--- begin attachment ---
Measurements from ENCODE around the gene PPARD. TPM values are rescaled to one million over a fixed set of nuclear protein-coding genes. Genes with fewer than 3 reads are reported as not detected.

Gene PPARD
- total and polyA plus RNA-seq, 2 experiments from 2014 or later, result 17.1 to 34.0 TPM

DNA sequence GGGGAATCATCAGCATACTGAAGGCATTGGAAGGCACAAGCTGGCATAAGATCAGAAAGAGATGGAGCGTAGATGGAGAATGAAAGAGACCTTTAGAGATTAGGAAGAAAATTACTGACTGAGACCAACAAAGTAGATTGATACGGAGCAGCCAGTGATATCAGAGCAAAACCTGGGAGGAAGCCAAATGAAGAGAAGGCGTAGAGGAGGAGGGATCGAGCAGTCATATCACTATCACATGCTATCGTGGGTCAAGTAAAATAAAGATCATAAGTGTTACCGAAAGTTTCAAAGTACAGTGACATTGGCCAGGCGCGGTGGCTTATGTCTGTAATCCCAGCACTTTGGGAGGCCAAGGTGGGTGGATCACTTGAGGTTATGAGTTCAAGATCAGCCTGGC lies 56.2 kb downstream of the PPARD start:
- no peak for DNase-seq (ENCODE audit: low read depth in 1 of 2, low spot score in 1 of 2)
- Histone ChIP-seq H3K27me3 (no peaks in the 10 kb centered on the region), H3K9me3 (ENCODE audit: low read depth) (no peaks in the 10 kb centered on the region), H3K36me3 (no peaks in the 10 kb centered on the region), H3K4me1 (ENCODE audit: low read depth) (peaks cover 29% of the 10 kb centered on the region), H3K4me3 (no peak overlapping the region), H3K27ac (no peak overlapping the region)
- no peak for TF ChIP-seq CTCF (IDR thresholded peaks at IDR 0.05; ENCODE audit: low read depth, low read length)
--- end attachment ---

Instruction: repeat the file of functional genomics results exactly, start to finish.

Measurements from ENCODE around the gene PPARD. TPM values are rescaled to one million over a fixed set of nuclear protein-coding genes. Genes with fewer than 3 reads are reported as not detected.

Gene PPARD
- total and polyA plus RNA-seq, 2 experiments from 2014 or later, result 17.1 to 34.0 TPM

DNA sequence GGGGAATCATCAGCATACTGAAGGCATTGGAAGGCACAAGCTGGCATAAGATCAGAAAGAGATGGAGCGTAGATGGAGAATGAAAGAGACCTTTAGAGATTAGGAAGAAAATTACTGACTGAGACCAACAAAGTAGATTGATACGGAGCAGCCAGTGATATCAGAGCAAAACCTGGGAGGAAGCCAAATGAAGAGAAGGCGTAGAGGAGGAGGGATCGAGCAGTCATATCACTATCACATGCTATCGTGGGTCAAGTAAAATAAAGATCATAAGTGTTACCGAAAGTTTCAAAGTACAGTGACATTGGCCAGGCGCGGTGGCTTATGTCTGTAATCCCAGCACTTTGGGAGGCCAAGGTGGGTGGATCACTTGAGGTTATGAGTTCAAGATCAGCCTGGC lies 56.2 kb downstream of the PPARD start:
- no peak for DNase-seq (ENCODE audit: low read depth in 1 of 2, low spot score in 1 of 2)
- Histone ChIP-seq H3K27me3 (no peaks in the 10 kb centered on the region), H3K9me3 (ENCODE audit: low read depth) (no peaks in the 10 kb centered on the region), H3K36me3 (no peaks in the 10 kb centered on the region), H3K4me1 (ENCODE audit: low read depth) (peaks cover 29% of the 10 kb centered on the region), H3K4me3 (no peak overlapping the region), H3K27ac (no peak overlapping the region)
- no peak for TF ChIP-seq CTCF (IDR thresholded peaks at IDR 0.05; ENCODE audit: low read depth, low read length)